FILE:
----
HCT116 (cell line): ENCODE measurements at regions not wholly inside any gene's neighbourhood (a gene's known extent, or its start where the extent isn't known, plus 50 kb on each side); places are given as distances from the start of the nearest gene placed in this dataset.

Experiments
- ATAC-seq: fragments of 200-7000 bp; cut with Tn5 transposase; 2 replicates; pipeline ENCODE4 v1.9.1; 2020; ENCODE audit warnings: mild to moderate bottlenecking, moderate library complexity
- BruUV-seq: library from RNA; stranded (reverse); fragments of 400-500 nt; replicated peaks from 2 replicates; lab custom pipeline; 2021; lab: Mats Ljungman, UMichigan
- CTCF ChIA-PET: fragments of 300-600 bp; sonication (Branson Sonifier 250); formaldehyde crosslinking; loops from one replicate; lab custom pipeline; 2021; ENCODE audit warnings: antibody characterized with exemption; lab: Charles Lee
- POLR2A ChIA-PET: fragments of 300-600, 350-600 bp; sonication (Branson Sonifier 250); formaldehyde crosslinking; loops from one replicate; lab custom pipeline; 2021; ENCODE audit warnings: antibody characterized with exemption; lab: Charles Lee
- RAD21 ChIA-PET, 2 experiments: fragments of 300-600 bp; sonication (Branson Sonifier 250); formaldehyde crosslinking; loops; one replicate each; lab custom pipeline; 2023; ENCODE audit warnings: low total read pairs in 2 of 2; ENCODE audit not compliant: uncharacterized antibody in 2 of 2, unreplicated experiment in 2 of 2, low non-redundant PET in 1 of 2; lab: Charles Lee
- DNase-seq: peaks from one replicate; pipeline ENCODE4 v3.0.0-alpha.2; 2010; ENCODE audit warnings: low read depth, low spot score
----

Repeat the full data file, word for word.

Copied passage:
HCT116 (cell line): ENCODE measurements at regions not wholly inside any gene's neighbourhood (a gene's known extent, or its start where the extent isn't known, plus 50 kb on each side); places are given as distances from the start of the nearest gene placed in this dataset.

Experiments
- ATAC-seq: fragments of 200-7000 bp; cut with Tn5 transposase; 2 replicates; pipeline ENCODE4 v1.9.1; 2020; ENCODE audit warnings: mild to moderate bottlenecking, moderate library complexity
- BruUV-seq: library from RNA; stranded (reverse); fragments of 400-500 nt; replicated peaks from 2 replicates; lab custom pipeline; 2021; lab: Mats Ljungman, UMichigan
- CTCF ChIA-PET: fragments of 300-600 bp; sonication (Branson Sonifier 250); formaldehyde crosslinking; loops from one replicate; lab custom pipeline; 2021; ENCODE audit warnings: antibody characterized with exemption; lab: Charles Lee
- POLR2A ChIA-PET: fragments of 300-600, 350-600 bp; sonication (Branson Sonifier 250); formaldehyde crosslinking; loops from one replicate; lab custom pipeline; 2021; ENCODE audit warnings: antibody characterized with exemption; lab: Charles Lee
- RAD21 ChIA-PET, 2 experiments: fragments of 300-600 bp; sonication (Branson Sonifier 250); formaldehyde crosslinking; loops; one replicate each; lab custom pipeline; 2023; ENCODE audit warnings: low total read pairs in 2 of 2; ENCODE audit not compliant: uncharacterized antibody in 2 of 2, unreplicated experiment in 2 of 2, low non-redundant PET in 1 of 2; lab: Charles Lee
- DNase-seq: peaks from one replicate; pipeline ENCODE4 v3.0.0-alpha.2; 2010; ENCODE audit warnings: low read depth, low spot score